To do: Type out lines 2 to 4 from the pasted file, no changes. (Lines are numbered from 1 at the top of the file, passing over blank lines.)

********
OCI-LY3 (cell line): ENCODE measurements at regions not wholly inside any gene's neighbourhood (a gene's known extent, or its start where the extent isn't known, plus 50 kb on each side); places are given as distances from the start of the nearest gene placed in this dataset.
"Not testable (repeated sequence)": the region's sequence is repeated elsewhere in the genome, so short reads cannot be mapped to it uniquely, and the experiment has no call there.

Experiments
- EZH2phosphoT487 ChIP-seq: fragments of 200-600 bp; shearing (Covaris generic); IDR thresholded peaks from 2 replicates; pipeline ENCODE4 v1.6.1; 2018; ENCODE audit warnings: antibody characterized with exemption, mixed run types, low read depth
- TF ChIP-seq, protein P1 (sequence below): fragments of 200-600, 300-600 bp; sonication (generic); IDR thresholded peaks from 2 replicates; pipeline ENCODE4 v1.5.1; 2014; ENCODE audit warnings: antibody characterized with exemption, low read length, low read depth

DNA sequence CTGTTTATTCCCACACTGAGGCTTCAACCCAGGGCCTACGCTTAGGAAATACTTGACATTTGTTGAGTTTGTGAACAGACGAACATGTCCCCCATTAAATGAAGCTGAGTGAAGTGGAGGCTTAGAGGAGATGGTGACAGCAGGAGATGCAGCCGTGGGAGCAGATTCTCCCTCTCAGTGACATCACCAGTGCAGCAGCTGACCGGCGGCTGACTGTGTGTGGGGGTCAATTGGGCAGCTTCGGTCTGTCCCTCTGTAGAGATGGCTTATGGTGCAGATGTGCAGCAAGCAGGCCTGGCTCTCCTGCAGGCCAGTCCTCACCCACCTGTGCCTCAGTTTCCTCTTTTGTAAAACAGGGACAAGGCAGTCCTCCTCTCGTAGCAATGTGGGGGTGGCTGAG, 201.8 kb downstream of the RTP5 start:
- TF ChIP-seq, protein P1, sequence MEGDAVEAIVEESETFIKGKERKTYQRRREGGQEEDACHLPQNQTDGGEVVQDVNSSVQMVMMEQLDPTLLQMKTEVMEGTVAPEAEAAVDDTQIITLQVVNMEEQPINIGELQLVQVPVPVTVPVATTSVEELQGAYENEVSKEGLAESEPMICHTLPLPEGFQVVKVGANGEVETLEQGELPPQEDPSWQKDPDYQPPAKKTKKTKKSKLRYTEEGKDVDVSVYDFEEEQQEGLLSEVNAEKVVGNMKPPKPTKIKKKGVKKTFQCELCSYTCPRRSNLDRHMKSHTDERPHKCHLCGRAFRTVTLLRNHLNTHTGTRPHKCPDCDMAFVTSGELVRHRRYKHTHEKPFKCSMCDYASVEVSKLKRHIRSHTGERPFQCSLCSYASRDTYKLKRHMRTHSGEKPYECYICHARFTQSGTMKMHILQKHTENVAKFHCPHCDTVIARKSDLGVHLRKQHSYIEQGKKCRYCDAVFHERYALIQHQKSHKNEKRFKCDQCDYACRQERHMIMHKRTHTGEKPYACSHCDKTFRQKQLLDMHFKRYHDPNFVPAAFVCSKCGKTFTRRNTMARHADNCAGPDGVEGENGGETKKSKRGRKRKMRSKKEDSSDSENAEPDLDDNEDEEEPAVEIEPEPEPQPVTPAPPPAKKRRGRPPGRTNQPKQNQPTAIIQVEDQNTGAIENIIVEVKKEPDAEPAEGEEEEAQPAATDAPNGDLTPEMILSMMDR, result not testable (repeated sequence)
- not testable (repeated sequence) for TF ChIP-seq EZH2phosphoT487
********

"Not testable (repeated sequence)": the region's sequence is repeated elsewhere in the genome, so short reads cannot be mapped to it uniquely, and the experiment has no call there.

Experiments
- EZH2phosphoT487 ChIP-seq: fragments of 200-600 bp; shearing (Covaris generic); IDR thresholded peaks from 2 replicates; pipeline ENCODE4 v1.6.1; 2018; ENCODE audit warnings: antibody characterized with exemption, mixed run types, low read depth